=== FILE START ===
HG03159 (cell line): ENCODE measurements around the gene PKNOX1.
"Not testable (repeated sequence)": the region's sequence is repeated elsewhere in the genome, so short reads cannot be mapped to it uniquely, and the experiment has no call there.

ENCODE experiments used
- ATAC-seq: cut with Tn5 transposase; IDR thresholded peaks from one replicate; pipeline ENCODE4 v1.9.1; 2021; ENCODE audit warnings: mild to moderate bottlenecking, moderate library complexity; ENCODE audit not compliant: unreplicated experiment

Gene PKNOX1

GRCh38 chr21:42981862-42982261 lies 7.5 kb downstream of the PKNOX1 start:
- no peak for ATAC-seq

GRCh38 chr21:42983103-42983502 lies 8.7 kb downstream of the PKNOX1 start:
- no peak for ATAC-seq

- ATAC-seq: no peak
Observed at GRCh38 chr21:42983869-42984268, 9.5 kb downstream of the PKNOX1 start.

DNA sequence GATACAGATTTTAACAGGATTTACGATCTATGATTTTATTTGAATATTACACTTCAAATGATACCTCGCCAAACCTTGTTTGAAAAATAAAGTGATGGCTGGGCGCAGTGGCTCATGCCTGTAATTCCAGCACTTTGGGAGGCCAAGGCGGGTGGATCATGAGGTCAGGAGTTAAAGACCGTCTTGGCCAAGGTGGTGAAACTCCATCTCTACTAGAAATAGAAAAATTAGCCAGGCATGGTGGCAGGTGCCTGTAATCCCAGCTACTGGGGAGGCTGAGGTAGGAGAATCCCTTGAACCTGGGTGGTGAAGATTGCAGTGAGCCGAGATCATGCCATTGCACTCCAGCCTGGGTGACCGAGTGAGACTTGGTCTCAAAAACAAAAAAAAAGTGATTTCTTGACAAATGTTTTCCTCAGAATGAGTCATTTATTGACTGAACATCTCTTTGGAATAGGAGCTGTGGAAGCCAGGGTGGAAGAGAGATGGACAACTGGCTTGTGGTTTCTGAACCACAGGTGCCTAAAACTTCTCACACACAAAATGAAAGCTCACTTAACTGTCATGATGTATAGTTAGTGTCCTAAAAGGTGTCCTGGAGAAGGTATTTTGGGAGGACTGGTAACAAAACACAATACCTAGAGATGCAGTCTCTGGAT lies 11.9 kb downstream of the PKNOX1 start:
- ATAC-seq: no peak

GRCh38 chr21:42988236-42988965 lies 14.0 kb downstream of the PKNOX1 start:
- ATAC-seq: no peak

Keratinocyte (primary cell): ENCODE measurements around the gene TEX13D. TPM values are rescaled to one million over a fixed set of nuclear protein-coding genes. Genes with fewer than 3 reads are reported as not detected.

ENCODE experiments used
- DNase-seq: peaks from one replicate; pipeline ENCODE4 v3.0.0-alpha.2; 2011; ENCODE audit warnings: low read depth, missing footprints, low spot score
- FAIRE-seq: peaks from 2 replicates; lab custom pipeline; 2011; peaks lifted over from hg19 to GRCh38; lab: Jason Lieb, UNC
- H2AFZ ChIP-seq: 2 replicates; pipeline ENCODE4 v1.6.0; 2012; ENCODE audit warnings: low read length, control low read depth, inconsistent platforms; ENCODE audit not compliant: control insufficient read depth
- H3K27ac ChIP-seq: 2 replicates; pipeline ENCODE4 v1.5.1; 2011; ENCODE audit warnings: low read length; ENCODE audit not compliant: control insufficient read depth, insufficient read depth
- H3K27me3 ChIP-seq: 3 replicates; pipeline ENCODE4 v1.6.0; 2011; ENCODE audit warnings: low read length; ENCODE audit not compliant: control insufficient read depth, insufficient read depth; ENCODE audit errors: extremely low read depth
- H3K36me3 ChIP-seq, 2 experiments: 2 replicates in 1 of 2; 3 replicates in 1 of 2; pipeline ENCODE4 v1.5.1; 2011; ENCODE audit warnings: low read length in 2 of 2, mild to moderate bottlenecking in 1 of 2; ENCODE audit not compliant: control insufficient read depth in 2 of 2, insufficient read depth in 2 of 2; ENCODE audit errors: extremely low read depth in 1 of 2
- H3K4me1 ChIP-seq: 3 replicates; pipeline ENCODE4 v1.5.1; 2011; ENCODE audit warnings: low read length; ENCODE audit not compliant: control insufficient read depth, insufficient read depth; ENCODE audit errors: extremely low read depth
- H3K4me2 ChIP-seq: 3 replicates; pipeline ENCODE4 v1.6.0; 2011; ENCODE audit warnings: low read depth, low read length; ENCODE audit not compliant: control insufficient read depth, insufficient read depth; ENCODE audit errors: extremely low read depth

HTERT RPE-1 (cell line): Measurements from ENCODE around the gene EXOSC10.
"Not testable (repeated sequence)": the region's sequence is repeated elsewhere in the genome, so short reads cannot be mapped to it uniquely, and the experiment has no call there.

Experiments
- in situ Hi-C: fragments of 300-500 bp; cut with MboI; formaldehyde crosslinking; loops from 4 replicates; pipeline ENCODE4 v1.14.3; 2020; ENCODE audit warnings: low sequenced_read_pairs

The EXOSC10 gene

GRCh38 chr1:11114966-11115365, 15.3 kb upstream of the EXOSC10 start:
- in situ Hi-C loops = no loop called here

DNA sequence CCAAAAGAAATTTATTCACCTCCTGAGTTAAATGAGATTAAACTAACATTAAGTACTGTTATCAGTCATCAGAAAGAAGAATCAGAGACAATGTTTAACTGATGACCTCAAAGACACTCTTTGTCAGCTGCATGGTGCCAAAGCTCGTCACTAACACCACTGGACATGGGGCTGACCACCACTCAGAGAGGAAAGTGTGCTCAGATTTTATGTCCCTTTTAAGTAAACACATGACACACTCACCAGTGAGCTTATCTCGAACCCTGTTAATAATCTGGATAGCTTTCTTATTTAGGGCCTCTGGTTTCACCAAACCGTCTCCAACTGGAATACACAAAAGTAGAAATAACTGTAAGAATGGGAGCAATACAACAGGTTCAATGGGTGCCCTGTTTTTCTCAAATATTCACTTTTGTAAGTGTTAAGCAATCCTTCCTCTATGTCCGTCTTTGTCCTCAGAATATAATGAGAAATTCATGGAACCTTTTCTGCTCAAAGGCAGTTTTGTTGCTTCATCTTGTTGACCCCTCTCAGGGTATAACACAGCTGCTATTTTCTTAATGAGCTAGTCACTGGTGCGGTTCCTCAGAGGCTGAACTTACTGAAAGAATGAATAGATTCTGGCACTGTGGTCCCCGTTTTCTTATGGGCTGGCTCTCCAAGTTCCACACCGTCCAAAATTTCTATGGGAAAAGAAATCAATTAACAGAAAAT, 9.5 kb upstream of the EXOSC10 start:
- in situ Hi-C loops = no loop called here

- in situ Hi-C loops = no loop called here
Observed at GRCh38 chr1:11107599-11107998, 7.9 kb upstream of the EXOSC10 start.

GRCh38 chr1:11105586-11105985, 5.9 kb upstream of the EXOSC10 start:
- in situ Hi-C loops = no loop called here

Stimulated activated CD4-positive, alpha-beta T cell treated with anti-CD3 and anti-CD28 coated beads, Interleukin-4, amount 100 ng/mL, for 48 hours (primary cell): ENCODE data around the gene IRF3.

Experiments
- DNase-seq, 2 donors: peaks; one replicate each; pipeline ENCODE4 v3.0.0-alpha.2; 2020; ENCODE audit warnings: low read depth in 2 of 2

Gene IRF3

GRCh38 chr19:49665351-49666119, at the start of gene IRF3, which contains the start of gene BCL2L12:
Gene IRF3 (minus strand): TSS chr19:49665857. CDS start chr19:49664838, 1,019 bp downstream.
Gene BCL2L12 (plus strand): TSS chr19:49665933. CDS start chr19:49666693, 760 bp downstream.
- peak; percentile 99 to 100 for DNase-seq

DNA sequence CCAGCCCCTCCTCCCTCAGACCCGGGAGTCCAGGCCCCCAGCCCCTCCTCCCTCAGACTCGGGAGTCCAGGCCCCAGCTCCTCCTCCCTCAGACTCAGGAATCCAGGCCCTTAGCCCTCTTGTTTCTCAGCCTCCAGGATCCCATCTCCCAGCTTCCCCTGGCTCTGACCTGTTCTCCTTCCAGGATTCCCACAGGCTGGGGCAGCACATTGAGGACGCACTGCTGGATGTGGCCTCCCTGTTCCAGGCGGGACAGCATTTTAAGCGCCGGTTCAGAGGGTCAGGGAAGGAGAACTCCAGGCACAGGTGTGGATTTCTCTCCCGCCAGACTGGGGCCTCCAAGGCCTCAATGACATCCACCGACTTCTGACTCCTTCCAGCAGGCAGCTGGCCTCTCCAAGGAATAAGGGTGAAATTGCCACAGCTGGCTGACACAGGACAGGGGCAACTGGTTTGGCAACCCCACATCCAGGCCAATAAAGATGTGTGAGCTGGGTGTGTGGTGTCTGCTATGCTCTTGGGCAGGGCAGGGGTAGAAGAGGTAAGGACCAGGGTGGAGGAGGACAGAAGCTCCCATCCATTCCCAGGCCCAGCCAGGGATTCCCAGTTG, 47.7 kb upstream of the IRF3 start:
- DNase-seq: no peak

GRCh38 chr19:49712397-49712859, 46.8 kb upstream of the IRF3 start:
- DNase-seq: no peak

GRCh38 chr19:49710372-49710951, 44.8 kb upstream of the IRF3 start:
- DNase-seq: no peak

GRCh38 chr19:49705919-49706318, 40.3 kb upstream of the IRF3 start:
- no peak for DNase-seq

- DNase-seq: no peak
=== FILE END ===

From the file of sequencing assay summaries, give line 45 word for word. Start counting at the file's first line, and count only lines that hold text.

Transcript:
Gene BCL2L12 (plus strand): TSS chr19:49665933. CDS start chr19:49666693, 760 bp downstream.